The Ultimate Faceoff: Texas vs. California

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It’s time for a showdown between two of the largest states in the country. We’re talking about an insurance faceoff. Which state is cheaper for car insurance: Texas or California?

Let’s set the stage for the fight.

Insurance is regulated on the state level, so things that affect your insurance price will be different from state to state. These are called rating factors. A rating factor is any detail about you (think: gender, age, driving record, job) that an insurance company uses to determine how much of a risk they think you are. The riskier they think you are based on the rating factors, typically, the more you will pay.

Ready to meet our competitors?

In the right corner, we’ve got Texas, and to the left, California.

Things that will affect your price in Texas, but not California

compare auto insurance rates by stateOn the whole, in Texas, personal information will affect your price more than in California. Factors like you age, driving record, where you keep your car and the type of car you drive will affect your insurance price.

Two factors that Texas will be looking for that California won’t are:

  • Prior Insurance Status: Just like in the dating game where it seems like guys want you more when you’ve got a boyfriend, insurance companies want people who are also already taken. You’re less of a risk if you’re currently insured, so if you have prior insurance, Texas rating on this factor will help you.
  • Credit: Your credit score is an indicator of financial health. Insurance companies in California can’t take this into consideration when pricing insurance, so your high credit score won’t help you save money. However, credit is a factor that Texas cares about, and having a good credit score will come in handy in getting a deal on insurance.

Factors California cares about but Texas doesn’t

state car insuranceThere is regulation called Proposition 103 that states that the three greatest rating factors in California should be safety record, mileage and driving experience. With that said, these are two qualities that California insurers prioritize:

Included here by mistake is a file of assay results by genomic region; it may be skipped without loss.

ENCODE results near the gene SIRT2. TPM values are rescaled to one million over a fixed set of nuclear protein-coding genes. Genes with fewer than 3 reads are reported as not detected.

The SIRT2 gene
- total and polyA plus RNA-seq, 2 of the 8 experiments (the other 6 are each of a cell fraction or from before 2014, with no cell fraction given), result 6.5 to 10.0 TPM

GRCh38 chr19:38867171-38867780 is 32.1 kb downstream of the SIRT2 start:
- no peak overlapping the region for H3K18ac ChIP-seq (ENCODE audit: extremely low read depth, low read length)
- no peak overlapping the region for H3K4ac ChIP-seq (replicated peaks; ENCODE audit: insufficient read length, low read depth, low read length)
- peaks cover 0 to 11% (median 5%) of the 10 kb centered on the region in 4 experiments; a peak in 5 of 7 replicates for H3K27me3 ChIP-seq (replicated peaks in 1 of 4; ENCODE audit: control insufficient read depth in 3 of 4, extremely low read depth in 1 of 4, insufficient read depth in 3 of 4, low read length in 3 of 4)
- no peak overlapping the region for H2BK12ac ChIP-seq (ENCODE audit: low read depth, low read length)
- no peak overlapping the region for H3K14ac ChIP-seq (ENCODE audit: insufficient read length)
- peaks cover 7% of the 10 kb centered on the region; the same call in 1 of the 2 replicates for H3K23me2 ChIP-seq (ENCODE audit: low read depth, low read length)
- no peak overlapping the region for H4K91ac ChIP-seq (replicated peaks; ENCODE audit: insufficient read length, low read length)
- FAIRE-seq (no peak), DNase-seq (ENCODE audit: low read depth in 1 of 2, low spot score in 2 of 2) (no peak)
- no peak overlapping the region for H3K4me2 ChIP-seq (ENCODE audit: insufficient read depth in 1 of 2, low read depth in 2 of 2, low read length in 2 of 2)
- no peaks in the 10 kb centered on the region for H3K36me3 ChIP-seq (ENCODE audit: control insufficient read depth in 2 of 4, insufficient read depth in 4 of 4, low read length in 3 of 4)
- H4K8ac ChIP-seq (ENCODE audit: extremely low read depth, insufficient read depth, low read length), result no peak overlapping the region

• Mileage: How far you drive matters because when you’re in your car more, there’s more opportunities to get into an accident. So if you’re driving very little, the fact that California rates heavily on this will make your price cheaper.
  • Mandated good driver discount: If you’re a good driver, then you’re in luck in California. They ask companies to give you a price break for a clean driving record. Texans, you might get a discount too, but it’s not a guarantee.

Outside of these rating factors, there’s even more that insurance companies look at.  Things like frequency of accidents in the state, population density and other environmental factors that they might need to cover with your premium. But let’s not get into the weeds. Let’s get back to the matchup and declare a winner. Which state has a lower average premium?

The Cheaper State for Insurance

Texas can raise its hands in victory on this fight. On average, a Compare.com customer in California pays $1,893 while Texans pay $1,667.*

Then again, if you currently have an awesome driving history and don’t drive very much, you might end up getting a better deal in California based on their rating factor priorities. Each insurance carrier will also rate you a bit differently depending on their portfolio, so there’s really only one way to know if you could be spending less on insurance, and that’s by comparing prices.

You can switch insurance companies any time you’d like, but comparing locked-in prices before you renew your insurance is the perfect time. Take a few minutes on www.compare.com to see if switching can save you money, or have peace of mind that you’re already getting a good deal.

*Average state premiums are from a sample of auto insurance consumers using compare.com who are over twenty, have one car with at least one year of insurance.

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Based on a survey of 100 California Residents. Average savings determined via a comparison of their selected policy against their self-reported annual premium.